Demand remains high for legal talent, according to recruiter survey

Employers offering flexibility and perks as they compete with U.S. firms

Demand remains high for legal talent, according to recruiter survey
Michelle Dunnill, Robert Half Canada

With legal talent scarce, employers are paying more and looking at creative ways to entice candidates, according to the 2023 Salary Guide from Robert Half Talent Solutions.

In the economy overall, there are job vacancies galore. Eighty-nine percent of hiring managers who participated in Robert Half’s survey said that finding skilled professionals was challenging, and 58 percent of workers looking for a new job were leaving because of low pay. In the legal field, salaries are rising, and employers are competing with U.S. firms who are attracting Canadian talent with higher pay and signing bonuses.

“Legal employers need to offer fair and competitive pay to stand a chance of hiring and retaining their legal skilled talent,” says Michelle Dunnill, regional director, Toronto, at Robert Half. “That’s really the bottom line.”

“It's still a candidate-driven market. Job openings in legal remain at record highs, and legal professionals do continue to have options and negotiating power.”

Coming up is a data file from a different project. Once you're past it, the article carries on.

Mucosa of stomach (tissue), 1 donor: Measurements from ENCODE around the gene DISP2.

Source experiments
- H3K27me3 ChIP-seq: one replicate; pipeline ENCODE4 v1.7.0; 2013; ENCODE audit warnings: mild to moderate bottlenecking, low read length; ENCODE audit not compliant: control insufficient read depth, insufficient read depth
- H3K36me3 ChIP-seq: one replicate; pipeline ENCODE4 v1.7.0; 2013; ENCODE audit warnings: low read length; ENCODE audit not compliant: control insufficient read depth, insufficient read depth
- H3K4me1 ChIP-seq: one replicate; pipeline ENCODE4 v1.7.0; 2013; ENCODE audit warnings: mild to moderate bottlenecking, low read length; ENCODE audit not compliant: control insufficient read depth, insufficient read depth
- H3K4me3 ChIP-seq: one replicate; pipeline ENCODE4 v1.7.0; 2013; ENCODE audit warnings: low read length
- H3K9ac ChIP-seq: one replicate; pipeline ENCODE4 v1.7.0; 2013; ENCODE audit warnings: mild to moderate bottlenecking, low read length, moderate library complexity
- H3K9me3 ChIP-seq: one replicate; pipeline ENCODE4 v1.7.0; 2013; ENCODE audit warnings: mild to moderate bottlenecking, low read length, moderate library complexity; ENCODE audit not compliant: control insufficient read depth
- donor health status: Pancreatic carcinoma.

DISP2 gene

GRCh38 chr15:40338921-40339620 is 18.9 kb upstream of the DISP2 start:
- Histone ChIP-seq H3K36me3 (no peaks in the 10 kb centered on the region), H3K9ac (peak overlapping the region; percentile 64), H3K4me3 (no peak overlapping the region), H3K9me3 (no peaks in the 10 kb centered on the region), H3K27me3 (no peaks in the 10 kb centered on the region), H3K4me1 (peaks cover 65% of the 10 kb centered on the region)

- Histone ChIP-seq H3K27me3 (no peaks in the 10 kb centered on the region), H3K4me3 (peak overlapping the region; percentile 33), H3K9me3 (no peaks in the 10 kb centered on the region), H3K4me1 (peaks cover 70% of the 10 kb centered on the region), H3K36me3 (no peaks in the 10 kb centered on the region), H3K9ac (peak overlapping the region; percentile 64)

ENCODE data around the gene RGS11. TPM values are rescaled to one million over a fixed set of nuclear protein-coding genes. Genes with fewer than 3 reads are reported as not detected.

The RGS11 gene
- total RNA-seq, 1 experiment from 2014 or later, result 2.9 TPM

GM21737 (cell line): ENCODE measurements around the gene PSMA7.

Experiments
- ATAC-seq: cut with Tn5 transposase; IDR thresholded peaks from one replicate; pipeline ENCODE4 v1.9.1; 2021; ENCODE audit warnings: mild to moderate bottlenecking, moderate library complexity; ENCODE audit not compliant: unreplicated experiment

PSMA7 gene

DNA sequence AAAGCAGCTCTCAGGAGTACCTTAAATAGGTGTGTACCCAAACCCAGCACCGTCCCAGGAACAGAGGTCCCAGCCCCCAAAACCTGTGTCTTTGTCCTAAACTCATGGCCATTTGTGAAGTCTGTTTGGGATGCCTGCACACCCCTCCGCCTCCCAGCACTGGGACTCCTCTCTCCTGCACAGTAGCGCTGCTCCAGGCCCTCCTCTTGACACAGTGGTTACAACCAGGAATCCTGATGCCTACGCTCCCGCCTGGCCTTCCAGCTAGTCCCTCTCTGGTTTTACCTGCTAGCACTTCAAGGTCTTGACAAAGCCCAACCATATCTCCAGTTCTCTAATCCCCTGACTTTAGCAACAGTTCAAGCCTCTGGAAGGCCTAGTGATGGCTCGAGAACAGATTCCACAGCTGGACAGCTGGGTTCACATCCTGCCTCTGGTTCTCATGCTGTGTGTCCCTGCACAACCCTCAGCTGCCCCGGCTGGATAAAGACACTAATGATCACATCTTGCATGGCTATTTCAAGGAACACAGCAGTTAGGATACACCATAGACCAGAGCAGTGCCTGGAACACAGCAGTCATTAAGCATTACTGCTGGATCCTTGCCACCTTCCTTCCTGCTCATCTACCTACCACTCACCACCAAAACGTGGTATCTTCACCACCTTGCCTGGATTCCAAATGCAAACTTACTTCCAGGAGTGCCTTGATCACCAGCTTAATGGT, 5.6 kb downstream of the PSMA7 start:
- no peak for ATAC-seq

With a stingy labour market, employers know they need to offer perks, she says. Robert Half began seeing this trend a year ago and is now seeing it more often.

“Compensation, overall, is trending higher in legal in the past two quarters,” says Dunnill. “And our Robert Half Legal recruiters have reported that employers are raising their salaries to compete with U.S. firms.”

There is particular demand for family lawyers, as the pandemic has led to more divorce, child custody, adoption, and other family issues. Robert Half also identified demand in civil litigation, commercial law, compliance administration, compliance IP and trademark law, contract management, and real estate law.

Along with lawyers who have at least three years’ experience, demand is also high for legal support staff. Law firms and corporations are having the most trouble finding people with skills in data entry, document review, research and analysis, litigation/eDiscovery, and database creation. To attract clerks and legal assistants, firms are offering remote and hybrid work options, and those required to be in the office are requesting and being granted higher pay. While firms are offering lawyers flexibility, lawyers are less likely to get fully remote or hybrid work arrangements, according to the guide.

Dunnill says lawyers are not looking as much for a hybrid work situation in which they work-from-home certain days, but rather “a more flexible feel to a working day” where, for example, they spend three-quarters of the day in the office and then finish up at home.

Inflation and economic uncertainty are also impacting salaries, she says.

“We're in a market right now where individuals are wondering, ‘What does 2023 look like for me?’ They're assessing cost-of-living changes that are quite different and a market that is quite different than three-to-five-years ago. So, they may be able to negotiate higher pay because it's really coinciding with the market.”

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